When you put a decorator in a space with long hallways and blank walls, things are bound to happen — especially at Christmas. It doesn't matter that there is no budget. A piece of paper becomes a poinsettia; a cardboard tube transforms into a star-burst; a tree ornament is fabricated from a coffee pod. They all add colour and cheer. And at the Kipnes Centre for Veterans, the combination of homemade and heartfelt is in some ways even better than brand new.
An Edmonton man is searching for answers, and his wife's treasured wedding jewelry, after his bank allowed his safety deposit box to be opened and the contents mysteriously disappeared. Suraj Khatiwada had stored his immigration landing papers, his wedding ring, and his wife's 22-carat-gold wedding bangles and necklace in a safety deposit box at TD Canada Trust in Westmount. He said he had the box for about five years.
An Edmonton-based group called the Canadian Fentanyl Prevention Society says it wants to raise awareness about the deadly opioid epidemic, which has cost the lives of 143 Albertans in the last three months alone. But those leading the non-profit fundraising group admit they have no background in health or addictions, leading some critics to question if the organization is equipped to take on the job.
Muck Rack makes it simple to find people, tweets, or articles that mention any name, keyword, company, hashtag etc. We've compiled this guide to help you make the most of your search.
Selecting a term
Start searching tweets, articles from media outlets, articles mentioned in tweets, journalists'
names, titles and bios with some suggested searches:
Companies or Topics (e.g. iPhone, Microsoft)
Phrases (e.g. "cloud computing") — use quotes to keep the terms together
Twitter handles (e.g. @username) — returns those who have mentioned or replied to
Names (e.g. "David Pogue")
Hashtags (e.g. #sxsw, #london2012)
Bio details (e.g. vegan, Olympics, father)
Muck Rack's Advanced Search allows for many boolean operators.
Find results that mention multiple specified terms, use AND or
+. For example, ensure each result contains both Elon Musk and Mark Zuckerberg by
searching Musk AND Zuckerberg or Musk + Zuckerberg.
Use the operators OR or , to broaden your search when you'd like either of
multiple terms to appear in results. (This is the default behavior of our search when no operators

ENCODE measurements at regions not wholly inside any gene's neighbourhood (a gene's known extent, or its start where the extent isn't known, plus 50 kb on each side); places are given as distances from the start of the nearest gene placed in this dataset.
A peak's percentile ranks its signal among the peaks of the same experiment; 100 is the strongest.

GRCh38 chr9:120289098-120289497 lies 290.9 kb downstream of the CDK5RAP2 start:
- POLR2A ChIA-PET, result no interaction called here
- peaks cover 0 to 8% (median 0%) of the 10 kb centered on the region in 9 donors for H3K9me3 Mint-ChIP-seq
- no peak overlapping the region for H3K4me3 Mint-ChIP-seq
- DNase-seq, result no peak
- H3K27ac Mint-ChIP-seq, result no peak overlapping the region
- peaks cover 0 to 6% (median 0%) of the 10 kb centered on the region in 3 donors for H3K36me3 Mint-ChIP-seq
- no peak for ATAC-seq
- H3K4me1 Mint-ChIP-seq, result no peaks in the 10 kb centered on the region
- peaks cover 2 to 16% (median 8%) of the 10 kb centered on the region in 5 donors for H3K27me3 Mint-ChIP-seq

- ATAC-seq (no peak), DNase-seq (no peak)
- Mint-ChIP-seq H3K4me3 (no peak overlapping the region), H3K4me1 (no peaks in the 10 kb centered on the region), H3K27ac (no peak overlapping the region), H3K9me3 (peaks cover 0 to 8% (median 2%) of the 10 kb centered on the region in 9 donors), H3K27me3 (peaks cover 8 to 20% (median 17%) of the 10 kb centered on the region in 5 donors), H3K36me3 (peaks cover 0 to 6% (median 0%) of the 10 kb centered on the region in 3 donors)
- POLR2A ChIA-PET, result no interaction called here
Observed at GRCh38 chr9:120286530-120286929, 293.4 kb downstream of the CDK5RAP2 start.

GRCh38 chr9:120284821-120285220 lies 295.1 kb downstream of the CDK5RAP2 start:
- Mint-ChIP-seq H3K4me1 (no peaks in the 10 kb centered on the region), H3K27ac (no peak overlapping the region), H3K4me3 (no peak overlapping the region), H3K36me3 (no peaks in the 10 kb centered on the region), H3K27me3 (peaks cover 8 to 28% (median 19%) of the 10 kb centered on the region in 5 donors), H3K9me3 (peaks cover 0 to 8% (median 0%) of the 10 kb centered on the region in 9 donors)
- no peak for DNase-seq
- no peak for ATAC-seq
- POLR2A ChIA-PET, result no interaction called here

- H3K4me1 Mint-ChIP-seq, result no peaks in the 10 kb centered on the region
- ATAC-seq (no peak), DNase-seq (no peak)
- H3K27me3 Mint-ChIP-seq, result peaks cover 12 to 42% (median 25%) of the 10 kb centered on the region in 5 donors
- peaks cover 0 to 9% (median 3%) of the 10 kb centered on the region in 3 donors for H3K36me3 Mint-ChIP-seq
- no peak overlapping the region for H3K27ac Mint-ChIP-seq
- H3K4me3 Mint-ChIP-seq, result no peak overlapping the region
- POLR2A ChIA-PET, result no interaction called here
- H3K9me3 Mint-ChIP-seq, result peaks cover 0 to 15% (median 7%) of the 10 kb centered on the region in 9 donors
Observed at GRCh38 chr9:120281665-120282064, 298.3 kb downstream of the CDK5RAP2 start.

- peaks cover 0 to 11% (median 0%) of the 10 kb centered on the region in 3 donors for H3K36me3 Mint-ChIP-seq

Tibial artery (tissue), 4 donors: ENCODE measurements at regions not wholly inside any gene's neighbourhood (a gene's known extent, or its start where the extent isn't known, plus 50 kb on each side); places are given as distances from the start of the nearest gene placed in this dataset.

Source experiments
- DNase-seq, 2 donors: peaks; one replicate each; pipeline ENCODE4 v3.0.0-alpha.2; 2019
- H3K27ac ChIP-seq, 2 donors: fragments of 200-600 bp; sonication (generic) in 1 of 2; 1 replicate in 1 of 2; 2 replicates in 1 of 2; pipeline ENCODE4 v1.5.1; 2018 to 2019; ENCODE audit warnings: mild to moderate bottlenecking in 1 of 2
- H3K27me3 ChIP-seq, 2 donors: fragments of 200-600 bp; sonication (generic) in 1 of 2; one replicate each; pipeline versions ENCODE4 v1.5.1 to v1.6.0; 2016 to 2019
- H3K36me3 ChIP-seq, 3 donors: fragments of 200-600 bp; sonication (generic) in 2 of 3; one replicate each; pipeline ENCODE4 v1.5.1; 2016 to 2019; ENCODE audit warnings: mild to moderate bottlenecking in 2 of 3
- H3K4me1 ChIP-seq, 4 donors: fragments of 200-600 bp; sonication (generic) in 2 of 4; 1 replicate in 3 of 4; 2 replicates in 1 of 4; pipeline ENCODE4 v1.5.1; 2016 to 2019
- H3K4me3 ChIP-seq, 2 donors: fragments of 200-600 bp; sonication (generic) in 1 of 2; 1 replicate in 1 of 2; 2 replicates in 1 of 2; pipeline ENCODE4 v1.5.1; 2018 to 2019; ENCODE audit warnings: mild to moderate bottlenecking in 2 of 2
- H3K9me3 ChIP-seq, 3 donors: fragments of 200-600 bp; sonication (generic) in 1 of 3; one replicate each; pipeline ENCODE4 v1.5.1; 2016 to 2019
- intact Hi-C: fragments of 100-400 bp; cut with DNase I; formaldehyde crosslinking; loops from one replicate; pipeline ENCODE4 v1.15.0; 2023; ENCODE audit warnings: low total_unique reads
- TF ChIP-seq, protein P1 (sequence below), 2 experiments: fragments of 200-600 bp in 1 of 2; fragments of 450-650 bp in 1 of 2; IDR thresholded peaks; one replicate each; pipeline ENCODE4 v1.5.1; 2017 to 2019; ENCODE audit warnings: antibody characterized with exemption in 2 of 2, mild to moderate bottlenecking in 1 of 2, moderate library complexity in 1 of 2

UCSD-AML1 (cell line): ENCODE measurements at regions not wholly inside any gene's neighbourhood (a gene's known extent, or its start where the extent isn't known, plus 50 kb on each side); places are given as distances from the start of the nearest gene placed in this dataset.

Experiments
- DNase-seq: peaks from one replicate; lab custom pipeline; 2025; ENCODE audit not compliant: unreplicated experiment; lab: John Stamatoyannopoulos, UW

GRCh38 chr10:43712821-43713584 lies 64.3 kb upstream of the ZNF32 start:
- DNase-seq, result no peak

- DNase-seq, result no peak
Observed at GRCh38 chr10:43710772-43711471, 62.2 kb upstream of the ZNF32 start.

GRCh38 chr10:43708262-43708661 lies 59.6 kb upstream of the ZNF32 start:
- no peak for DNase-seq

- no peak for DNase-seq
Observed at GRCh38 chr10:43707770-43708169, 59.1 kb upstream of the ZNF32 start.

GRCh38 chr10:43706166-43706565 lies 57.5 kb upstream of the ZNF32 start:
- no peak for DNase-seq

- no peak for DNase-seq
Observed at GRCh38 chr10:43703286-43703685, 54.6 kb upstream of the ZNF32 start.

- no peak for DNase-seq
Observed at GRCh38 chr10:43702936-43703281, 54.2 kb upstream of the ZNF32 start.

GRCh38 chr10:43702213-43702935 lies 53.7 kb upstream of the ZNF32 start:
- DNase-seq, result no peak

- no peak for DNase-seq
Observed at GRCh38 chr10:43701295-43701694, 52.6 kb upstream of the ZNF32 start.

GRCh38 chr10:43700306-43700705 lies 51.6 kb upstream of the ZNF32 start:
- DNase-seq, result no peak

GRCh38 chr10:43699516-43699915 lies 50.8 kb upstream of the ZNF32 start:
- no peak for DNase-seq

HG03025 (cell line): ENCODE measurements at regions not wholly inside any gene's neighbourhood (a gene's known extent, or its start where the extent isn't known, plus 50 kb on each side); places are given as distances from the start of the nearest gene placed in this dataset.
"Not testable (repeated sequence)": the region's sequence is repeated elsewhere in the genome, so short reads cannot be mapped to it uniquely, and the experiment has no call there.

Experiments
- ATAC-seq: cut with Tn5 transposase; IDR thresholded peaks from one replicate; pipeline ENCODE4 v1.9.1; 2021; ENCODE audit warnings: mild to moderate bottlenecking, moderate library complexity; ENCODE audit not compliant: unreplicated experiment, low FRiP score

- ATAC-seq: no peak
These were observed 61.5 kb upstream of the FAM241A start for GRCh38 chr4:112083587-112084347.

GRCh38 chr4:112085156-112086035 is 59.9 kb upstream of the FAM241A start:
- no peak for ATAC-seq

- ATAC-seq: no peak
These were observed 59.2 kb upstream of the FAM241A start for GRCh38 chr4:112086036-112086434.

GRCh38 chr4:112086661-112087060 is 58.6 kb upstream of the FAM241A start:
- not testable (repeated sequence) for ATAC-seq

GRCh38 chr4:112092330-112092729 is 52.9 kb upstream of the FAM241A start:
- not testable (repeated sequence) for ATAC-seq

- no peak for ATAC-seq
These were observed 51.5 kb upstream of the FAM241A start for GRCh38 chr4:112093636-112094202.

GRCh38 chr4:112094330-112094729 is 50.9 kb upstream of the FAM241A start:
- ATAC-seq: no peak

are used). For example, results will contain either cake or cookie by searching cake OR cookie or cake,cookie
Use NOT or - to subtract results from your search. For
example, searching Disney will yield results about the Walt Disney Company as well as Walt Disney
World Resort. To exclude mentions of Disney World, search for Disney -World or Disney
When using one of these operators with a phrase, enclose it in quotation marks. For example, you can
find results about smartphones excluding Apple's iPhone 4S by searching smartphone -"iPhone
Exact case matching or punctuation
If you're searching for a brand name or keyword that relies on specific punctuation marks or capitalization, you can
find results that match your exact query by adding matchcase: before the keyword you're searching for, like matchcase:E*TRADE .
Use parentheses to separate multiple
boolean phrases. For example, to find journalists talking about having fun in Disney World or
Disneyland, search for ("disney world" OR disneyland) AND fun.
An asterisk can be used to search for any variation of a root word truncated by the asterisk. For example, searching for admin* will return results for administrator, administration, administer, administered, etc.
A near operator is an AND operator where you can control the distance between the words. You can vary the distance the near operation uses by adding a forward slash and number (between 0-99) such as strawberries NEAR/10 "whipped cream", which means the strawberries must exist within 10 words of "whipped cream".